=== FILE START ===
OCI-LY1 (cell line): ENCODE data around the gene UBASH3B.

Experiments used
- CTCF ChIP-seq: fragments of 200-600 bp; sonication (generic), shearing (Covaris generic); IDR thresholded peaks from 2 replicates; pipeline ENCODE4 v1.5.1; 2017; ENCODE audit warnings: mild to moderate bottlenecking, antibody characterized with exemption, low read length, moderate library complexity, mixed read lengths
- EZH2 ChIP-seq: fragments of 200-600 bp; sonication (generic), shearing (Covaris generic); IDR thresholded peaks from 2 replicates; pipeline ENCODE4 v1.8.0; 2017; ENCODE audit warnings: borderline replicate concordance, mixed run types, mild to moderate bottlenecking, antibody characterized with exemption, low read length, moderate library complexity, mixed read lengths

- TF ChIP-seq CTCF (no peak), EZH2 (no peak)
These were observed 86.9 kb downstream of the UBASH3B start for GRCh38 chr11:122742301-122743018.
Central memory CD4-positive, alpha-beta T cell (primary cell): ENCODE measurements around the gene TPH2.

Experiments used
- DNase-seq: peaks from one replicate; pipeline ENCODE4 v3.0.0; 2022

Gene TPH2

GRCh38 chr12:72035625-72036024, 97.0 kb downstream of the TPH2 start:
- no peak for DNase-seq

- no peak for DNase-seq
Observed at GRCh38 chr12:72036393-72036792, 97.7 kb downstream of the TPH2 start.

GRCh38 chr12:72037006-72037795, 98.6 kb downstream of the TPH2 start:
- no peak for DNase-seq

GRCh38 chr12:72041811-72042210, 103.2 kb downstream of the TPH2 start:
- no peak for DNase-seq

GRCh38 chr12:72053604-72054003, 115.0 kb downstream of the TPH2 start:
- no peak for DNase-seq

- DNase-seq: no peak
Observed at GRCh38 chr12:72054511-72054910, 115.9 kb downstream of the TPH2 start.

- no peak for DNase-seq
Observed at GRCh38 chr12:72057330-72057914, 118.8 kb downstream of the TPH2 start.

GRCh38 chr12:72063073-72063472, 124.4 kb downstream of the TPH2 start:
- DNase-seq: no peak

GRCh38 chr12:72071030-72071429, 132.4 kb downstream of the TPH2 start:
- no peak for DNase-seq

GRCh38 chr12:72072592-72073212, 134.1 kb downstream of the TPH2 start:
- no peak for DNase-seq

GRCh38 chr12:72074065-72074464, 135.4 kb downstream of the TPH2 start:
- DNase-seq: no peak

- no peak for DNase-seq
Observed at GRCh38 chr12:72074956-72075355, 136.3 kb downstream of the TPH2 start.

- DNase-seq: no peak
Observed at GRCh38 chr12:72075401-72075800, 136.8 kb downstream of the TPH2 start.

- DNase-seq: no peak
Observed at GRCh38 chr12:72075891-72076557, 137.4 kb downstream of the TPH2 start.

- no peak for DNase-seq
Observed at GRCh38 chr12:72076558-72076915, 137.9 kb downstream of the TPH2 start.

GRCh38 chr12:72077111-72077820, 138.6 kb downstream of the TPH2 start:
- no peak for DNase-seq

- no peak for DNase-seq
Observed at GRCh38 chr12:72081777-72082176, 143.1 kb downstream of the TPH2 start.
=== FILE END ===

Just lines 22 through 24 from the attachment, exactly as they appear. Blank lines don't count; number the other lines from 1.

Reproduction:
Observed at GRCh38 chr12:72054511-72054910, 115.9 kb downstream of the TPH2 start.

- no peak for DNase-seq
Observed at GRCh38 chr12:72057330-72057914, 118.8 kb downstream of the TPH2 start.